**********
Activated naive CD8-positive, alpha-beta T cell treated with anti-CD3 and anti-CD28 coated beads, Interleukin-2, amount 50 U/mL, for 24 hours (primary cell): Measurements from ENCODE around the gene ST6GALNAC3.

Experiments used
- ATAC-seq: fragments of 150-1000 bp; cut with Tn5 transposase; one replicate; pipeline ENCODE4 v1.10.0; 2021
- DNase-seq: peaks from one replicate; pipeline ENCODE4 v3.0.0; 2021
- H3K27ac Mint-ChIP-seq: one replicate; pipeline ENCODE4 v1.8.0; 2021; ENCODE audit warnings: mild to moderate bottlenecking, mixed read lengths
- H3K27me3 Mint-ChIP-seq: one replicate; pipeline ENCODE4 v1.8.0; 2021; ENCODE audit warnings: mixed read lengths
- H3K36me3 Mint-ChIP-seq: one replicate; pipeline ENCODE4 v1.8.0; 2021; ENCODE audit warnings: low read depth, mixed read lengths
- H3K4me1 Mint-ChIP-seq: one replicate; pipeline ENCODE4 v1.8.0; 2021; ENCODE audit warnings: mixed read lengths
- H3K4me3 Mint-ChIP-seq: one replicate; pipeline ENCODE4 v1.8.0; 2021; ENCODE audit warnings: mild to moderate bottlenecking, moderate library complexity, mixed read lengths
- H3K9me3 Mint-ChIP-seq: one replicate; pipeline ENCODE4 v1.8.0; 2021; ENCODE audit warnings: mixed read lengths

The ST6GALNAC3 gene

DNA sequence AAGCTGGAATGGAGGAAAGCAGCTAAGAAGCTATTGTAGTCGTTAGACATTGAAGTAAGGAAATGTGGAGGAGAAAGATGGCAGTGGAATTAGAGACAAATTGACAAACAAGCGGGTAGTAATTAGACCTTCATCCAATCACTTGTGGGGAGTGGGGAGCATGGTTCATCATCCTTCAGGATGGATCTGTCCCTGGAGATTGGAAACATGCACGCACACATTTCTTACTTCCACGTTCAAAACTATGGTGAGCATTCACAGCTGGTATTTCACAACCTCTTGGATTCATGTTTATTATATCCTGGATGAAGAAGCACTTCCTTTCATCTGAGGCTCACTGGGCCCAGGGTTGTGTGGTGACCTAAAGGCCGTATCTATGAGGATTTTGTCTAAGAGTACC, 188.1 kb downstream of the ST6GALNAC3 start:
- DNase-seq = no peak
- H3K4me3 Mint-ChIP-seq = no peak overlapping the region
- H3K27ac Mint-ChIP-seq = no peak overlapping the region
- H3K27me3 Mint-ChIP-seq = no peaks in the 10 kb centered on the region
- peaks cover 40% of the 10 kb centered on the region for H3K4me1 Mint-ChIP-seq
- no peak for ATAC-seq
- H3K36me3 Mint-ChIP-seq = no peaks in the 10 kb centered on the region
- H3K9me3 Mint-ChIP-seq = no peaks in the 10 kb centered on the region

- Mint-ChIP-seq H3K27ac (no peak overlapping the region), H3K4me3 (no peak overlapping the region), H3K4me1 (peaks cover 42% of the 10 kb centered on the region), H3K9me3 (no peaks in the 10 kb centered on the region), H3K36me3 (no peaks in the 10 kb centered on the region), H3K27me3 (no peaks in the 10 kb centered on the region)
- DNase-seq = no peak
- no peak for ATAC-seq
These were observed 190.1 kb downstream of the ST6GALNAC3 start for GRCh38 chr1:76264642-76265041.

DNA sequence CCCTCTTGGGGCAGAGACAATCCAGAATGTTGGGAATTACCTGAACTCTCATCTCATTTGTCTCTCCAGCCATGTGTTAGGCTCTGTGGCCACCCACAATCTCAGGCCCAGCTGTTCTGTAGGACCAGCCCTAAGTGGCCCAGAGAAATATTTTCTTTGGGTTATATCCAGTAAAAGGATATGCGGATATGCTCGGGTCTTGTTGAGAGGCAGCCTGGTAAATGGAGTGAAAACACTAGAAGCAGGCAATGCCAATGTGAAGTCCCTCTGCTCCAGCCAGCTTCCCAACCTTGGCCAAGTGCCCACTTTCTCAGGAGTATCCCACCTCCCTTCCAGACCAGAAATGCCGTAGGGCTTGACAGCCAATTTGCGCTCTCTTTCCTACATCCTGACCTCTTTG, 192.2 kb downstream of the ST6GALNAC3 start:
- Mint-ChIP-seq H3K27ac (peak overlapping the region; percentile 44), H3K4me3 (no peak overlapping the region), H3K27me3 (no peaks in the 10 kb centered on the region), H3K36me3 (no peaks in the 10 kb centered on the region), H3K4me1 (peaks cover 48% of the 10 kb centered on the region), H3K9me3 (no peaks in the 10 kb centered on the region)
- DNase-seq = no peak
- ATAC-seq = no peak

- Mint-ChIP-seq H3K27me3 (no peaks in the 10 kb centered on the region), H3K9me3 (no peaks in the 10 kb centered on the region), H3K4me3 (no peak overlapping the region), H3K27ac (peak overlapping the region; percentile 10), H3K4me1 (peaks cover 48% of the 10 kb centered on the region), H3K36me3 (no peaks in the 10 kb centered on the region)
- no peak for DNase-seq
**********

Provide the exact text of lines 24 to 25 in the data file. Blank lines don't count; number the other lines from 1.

These were observed 190.1 kb downstream of the ST6GALNAC3 start for GRCh38 chr1:76264642-76265041.

DNA sequence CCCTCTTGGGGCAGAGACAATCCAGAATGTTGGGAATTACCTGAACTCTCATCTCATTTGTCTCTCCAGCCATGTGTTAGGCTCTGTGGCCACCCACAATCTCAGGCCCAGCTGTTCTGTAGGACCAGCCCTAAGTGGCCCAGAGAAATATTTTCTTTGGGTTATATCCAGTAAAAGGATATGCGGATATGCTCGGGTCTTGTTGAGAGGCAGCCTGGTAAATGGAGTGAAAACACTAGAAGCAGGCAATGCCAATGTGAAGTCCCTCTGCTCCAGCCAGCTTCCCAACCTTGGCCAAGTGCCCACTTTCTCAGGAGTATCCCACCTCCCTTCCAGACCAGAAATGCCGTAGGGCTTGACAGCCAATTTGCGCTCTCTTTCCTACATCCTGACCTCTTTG, 192.2 kb downstream of the ST6GALNAC3 start: